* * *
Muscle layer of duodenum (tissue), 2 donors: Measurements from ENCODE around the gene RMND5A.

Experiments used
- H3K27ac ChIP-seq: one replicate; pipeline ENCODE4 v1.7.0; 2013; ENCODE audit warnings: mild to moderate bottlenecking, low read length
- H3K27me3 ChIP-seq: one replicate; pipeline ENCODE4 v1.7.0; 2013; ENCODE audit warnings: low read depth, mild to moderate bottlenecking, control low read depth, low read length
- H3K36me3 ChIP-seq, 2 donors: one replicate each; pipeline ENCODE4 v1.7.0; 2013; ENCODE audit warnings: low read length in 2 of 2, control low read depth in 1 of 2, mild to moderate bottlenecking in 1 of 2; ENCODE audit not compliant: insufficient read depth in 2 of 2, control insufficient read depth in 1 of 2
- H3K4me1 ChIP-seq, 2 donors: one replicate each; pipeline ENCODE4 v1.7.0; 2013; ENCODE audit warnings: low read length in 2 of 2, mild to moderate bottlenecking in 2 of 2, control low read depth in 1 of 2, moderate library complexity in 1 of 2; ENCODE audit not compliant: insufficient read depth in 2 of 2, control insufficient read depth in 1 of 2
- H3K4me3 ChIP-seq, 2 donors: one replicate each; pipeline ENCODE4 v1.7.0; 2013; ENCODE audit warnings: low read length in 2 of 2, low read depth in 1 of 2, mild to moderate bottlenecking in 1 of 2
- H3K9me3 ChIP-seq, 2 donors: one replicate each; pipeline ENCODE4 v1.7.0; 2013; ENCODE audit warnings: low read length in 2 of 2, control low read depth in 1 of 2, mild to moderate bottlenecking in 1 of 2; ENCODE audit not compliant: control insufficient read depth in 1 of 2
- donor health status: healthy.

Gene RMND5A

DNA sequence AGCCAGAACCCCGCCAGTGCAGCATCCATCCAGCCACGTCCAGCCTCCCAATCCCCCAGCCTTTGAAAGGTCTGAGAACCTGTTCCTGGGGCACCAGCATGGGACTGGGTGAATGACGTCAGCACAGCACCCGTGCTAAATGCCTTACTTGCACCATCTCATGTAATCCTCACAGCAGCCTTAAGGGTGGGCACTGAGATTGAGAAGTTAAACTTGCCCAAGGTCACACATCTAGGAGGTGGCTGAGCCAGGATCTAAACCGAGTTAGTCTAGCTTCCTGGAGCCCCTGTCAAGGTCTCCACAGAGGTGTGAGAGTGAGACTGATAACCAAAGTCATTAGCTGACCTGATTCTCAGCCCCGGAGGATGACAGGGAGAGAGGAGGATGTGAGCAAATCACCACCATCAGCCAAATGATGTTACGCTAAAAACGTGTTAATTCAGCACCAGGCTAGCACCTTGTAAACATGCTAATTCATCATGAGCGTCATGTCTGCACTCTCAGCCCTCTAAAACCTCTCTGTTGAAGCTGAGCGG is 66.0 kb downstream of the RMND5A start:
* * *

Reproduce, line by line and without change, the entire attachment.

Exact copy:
Muscle layer of duodenum (tissue), 2 donors: Measurements from ENCODE around the gene RMND5A.

Experiments used
- H3K27ac ChIP-seq: one replicate; pipeline ENCODE4 v1.7.0; 2013; ENCODE audit warnings: mild to moderate bottlenecking, low read length
- H3K27me3 ChIP-seq: one replicate; pipeline ENCODE4 v1.7.0; 2013; ENCODE audit warnings: low read depth, mild to moderate bottlenecking, control low read depth, low read length
- H3K36me3 ChIP-seq, 2 donors: one replicate each; pipeline ENCODE4 v1.7.0; 2013; ENCODE audit warnings: low read length in 2 of 2, control low read depth in 1 of 2, mild to moderate bottlenecking in 1 of 2; ENCODE audit not compliant: insufficient read depth in 2 of 2, control insufficient read depth in 1 of 2
- H3K4me1 ChIP-seq, 2 donors: one replicate each; pipeline ENCODE4 v1.7.0; 2013; ENCODE audit warnings: low read length in 2 of 2, mild to moderate bottlenecking in 2 of 2, control low read depth in 1 of 2, moderate library complexity in 1 of 2; ENCODE audit not compliant: insufficient read depth in 2 of 2, control insufficient read depth in 1 of 2
- H3K4me3 ChIP-seq, 2 donors: one replicate each; pipeline ENCODE4 v1.7.0; 2013; ENCODE audit warnings: low read length in 2 of 2, low read depth in 1 of 2, mild to moderate bottlenecking in 1 of 2
- H3K9me3 ChIP-seq, 2 donors: one replicate each; pipeline ENCODE4 v1.7.0; 2013; ENCODE audit warnings: low read length in 2 of 2, control low read depth in 1 of 2, mild to moderate bottlenecking in 1 of 2; ENCODE audit not compliant: control insufficient read depth in 1 of 2
- donor health status: healthy.

Gene RMND5A

DNA sequence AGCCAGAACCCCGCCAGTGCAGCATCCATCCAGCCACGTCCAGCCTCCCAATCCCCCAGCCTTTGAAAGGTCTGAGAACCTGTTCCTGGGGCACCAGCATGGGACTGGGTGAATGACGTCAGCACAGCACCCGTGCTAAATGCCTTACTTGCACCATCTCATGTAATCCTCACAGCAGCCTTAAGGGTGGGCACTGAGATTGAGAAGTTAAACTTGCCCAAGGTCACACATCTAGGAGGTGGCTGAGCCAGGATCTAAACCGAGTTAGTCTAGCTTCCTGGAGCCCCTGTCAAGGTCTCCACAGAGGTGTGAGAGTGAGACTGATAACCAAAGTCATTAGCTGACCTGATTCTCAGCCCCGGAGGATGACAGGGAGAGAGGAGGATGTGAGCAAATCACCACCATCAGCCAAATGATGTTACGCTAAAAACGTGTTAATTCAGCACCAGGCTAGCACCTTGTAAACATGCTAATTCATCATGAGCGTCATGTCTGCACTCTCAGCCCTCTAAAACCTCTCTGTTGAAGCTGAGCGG is 66.0 kb downstream of the RMND5A start: